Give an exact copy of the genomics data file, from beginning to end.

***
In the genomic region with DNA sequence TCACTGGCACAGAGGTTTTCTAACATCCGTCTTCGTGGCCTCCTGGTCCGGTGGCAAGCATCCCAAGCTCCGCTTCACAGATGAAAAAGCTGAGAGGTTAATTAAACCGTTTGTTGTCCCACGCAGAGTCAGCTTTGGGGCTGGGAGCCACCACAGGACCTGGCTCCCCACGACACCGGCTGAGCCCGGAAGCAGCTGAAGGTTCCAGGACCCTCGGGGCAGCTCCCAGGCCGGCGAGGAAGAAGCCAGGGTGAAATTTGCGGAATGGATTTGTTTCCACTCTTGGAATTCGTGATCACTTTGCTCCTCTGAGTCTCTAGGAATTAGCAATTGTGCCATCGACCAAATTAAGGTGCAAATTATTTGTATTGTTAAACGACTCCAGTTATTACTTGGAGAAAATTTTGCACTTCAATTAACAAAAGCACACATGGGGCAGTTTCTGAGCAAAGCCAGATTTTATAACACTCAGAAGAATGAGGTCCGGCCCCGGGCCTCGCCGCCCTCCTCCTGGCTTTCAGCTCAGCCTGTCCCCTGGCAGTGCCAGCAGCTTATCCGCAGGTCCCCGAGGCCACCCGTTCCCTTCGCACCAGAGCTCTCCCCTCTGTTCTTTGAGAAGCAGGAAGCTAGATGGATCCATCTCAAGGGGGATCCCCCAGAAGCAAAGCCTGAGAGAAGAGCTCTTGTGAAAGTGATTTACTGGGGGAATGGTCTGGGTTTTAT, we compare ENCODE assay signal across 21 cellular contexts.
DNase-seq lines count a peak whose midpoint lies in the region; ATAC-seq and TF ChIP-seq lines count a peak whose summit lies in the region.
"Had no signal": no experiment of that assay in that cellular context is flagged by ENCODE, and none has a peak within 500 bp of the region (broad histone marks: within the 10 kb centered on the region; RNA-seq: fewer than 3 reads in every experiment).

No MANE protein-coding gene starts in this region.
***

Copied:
In the genomic region with DNA sequence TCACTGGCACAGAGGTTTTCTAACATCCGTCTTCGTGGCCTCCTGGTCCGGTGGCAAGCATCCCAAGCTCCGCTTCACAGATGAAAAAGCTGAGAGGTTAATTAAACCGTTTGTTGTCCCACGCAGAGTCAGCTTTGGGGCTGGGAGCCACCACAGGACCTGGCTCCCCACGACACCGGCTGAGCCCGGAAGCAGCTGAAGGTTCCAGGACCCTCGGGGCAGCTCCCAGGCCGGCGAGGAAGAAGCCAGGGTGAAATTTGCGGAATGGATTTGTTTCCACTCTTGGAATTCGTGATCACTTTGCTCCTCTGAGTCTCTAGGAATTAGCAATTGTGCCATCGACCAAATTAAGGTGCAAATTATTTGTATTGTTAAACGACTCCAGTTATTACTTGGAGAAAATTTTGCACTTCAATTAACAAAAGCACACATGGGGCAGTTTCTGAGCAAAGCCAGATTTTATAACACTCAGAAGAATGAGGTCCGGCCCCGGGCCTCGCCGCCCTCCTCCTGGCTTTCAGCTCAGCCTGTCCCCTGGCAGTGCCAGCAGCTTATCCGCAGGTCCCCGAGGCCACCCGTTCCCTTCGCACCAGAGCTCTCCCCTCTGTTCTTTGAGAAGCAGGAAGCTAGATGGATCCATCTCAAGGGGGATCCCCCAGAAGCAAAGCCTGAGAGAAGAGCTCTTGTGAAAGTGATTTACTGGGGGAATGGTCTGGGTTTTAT, we compare ENCODE assay signal across 21 cellular contexts.
DNase-seq lines count a peak whose midpoint lies in the region; ATAC-seq and TF ChIP-seq lines count a peak whose summit lies in the region.
"Had no signal": no experiment of that assay in that cellular context is flagged by ENCODE, and none has a peak within 500 bp of the region (broad histone marks: within the 10 kb centered on the region; RNA-seq: fewer than 3 reads in every experiment).

No MANE protein-coding gene starts in this region.